The other candidates have quickly caught on. Supporters of Clark, Massachusetts Sen. John F. Kerry, Ohio Rep. Dennis J. Kucinich and North Carolina Sen. John Edwards are all holding meetups.
While Democratic candidates have dominated the forum, backers of President Bush also have a presence on Meetup.com, and two weeks ago 11,000 conservatives held their first meetup in 166 cities sponsored by the Web site Townhall.com.
"The liberals have been a bit quicker to take advantage of this tool," reads a message posted on the conservative Web site, urging people to participate. "We encourage you to grow the Townhall Meetup, recruit other members and spread the word. It's a new tool to build the grassroots."
In New York, the first Townhall meetup drew about 40 people to a hip bar on the Upper East Side, where they spent more than an hour exchanging political ideas — and a sense of relief at encountering other conservatives in the predominantly Democratic city.
"Howard Dean has absolutely blazed a trail in the use of meetups, but the Republicans aren't far behind," said Jason Weingartner, the 28-year-old president of the New York Young Republicans Club, as he surveyed the crowded room.
In Wilmington, N.C., about 14 people gathered for their Townhall meetup at Port City Java, a local coffeehouse. Among them were the chairman of the local Republican Party and a candidate for state attorney general.
Matthew Lester, a 26-year-old pizza deliveryman who helped organize the gathering, said he was inspired by the number of people participating in the Dean meetups in the area.
Lester said he's never been politically active or gotten involved in a campaign. But then he read about the Townhall meetings and was intrigued.
Experts say that is one of the most promising aspects of how the technology is now being used: to empower people who felt disengaged.
"A lot of folks would not contemplate getting involved in the traditional way, but through the Internet their appetite is whetted," said Grant Reeher, co-author of "Click on Democracy: The Internet's Power to Change Political Apathy into Civic Action."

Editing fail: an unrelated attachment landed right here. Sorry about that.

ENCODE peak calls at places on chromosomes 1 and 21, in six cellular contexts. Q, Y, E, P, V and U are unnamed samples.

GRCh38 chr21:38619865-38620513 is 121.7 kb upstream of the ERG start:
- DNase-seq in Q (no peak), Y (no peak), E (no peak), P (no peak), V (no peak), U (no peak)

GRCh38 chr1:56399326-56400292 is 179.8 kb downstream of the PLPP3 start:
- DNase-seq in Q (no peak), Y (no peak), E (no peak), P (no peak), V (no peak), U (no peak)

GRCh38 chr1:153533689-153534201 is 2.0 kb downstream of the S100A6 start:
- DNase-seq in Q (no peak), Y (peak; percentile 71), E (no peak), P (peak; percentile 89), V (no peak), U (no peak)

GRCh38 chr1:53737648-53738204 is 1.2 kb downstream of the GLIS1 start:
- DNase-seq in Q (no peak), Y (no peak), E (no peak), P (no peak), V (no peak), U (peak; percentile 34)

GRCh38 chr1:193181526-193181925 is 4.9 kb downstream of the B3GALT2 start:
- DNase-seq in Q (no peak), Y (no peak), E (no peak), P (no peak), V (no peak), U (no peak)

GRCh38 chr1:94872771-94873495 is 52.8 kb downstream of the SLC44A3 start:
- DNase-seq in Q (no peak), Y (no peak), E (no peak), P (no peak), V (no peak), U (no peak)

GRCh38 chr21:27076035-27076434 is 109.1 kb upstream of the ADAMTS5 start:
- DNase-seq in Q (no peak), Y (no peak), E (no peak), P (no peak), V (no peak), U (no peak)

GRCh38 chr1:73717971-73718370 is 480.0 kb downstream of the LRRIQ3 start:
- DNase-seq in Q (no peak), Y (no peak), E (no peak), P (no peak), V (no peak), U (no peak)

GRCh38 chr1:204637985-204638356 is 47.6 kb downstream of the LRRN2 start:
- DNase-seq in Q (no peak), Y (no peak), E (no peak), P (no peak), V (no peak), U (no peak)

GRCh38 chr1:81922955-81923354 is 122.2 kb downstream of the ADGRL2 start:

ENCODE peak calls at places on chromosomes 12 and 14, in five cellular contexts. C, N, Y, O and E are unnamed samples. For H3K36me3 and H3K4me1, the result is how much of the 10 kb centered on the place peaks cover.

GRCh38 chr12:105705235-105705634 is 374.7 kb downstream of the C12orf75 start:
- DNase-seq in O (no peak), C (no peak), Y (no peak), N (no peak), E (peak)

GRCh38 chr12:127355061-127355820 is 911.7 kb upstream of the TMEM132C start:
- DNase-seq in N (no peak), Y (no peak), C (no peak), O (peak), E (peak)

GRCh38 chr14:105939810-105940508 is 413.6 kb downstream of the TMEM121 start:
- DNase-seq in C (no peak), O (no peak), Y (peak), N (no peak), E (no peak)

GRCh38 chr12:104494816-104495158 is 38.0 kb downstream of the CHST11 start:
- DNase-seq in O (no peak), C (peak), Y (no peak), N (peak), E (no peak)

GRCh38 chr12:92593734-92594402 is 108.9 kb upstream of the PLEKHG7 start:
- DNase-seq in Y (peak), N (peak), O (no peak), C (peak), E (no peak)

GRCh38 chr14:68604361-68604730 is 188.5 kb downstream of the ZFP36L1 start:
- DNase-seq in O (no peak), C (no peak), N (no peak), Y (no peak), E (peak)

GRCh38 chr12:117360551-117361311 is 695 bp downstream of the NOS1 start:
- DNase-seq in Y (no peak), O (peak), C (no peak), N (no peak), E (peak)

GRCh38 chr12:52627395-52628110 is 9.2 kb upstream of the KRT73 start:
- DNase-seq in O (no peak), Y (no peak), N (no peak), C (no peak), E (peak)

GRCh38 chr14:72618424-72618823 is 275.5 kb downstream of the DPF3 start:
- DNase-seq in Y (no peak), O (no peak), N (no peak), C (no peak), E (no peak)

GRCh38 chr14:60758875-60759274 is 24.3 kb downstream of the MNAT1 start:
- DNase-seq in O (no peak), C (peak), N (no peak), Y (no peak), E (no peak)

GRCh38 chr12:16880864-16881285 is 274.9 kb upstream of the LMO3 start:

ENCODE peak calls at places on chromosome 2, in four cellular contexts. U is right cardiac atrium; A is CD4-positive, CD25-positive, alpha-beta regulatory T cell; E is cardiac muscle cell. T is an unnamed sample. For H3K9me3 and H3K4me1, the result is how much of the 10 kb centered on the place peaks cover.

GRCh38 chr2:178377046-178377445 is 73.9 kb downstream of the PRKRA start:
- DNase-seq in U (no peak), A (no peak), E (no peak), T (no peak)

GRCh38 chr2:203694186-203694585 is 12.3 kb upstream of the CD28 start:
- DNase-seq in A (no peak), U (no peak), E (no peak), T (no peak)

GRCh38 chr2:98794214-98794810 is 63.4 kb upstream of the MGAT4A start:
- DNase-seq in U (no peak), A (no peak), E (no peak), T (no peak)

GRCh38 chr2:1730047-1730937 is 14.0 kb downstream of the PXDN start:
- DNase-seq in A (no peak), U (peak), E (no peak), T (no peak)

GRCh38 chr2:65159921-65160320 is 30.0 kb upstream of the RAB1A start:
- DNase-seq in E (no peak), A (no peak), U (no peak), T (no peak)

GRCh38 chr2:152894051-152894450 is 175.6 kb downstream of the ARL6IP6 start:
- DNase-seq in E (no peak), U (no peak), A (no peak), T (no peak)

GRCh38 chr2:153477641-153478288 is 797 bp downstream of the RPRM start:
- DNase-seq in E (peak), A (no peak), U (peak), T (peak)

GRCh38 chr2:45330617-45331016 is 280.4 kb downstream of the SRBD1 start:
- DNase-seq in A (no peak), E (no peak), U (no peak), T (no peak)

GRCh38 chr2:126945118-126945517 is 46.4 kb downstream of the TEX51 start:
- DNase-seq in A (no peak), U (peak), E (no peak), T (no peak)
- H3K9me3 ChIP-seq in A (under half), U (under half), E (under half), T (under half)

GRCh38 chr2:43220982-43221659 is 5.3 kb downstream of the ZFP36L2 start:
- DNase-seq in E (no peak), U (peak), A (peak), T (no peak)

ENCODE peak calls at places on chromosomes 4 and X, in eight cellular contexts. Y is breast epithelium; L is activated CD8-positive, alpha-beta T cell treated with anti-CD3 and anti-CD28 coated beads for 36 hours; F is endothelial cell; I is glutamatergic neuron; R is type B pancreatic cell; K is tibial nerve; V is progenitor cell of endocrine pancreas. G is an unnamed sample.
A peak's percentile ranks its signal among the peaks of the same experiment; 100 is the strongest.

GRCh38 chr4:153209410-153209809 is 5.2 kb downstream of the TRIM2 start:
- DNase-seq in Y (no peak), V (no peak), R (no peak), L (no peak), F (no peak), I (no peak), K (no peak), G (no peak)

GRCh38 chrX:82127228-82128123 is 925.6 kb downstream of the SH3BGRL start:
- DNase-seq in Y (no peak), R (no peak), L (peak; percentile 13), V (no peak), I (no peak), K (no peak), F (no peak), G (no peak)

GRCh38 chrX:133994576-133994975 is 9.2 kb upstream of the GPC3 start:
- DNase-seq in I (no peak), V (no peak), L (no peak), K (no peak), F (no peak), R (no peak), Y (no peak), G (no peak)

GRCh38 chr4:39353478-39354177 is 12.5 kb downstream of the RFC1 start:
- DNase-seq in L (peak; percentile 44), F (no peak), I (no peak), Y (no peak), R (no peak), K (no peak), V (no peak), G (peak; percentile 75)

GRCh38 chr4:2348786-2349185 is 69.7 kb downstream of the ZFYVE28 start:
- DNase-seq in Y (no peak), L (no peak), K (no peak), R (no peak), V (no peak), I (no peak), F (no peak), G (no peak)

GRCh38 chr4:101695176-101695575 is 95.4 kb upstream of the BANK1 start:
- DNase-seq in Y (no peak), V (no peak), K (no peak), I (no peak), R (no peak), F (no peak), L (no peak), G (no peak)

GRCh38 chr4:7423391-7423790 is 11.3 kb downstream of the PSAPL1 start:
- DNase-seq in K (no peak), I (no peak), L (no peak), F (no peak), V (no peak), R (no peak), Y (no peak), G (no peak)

Dean's campaign has pioneered many of those efforts. His Web site, in many ways, is the central nervous system of the campaign, the place where the staff seeks out feedback and supporters propose ideas.
"It's like having an office anybody can walk into and instantly become part of the staff," said Zephyr Teachout, Dean's director of Internet organizing. "We're basically using the Internet to allow us to have a 500,000-person staff."
Teachout, who is finishing a tour of the country to train local communities how to organize on the Internet, said nearly everyone she encounters feels they are on intimate terms with her and the entire campaign because of their online communication.
In recent months, online Dean fans came up with the idea of a letter-writing campaign to voters in Iowa and New Hampshire and offered new slogans, including "People-Powered Howard." The self-described "Deaniacs" created posters that other supporters can customize and download. They also suggested sartorial tips and general campaign strategy for Dean.
"Gov. Dean needs to be a little more forceful in interviews by not letting himself get talked over by these guys," a blogger named Dardango wrote. "A simple, 'Excuse me,' would put them back in their place."
But the most important goal of the online activity, Internet organizers said, is to get people off their keyboards and into their communities.
"We made a very conscious decision that we wanted the Web site to not be just a brochure, but a tool that supporters could use to evangelize for us," said John Hlinko, Clark's director of Internet strategy.
To that end, a group of software engineers coded their own Web site kit program called DeanSpace that allows local communities to build their own Dean Web sites that automatically update and share content. Hundreds of Clark supporters have started their own blogs, all connected to the main campaign blog, which runs highlights of the best postings.
Faerstein is an evangelizer.
Because of her involvement through the blog, she took a six-hour bus ride to New Hampshire a few weeks ago with other Clark supporters to canvass voters.
"I feel like I'm really part of this campaign," she said. "When someone says, 'What should they do?,' I say, 'What do you mean they?' It's us."
Times researcher Susannah Rosenblatt contributed to this report
Copyright 2003 Los Angeles Times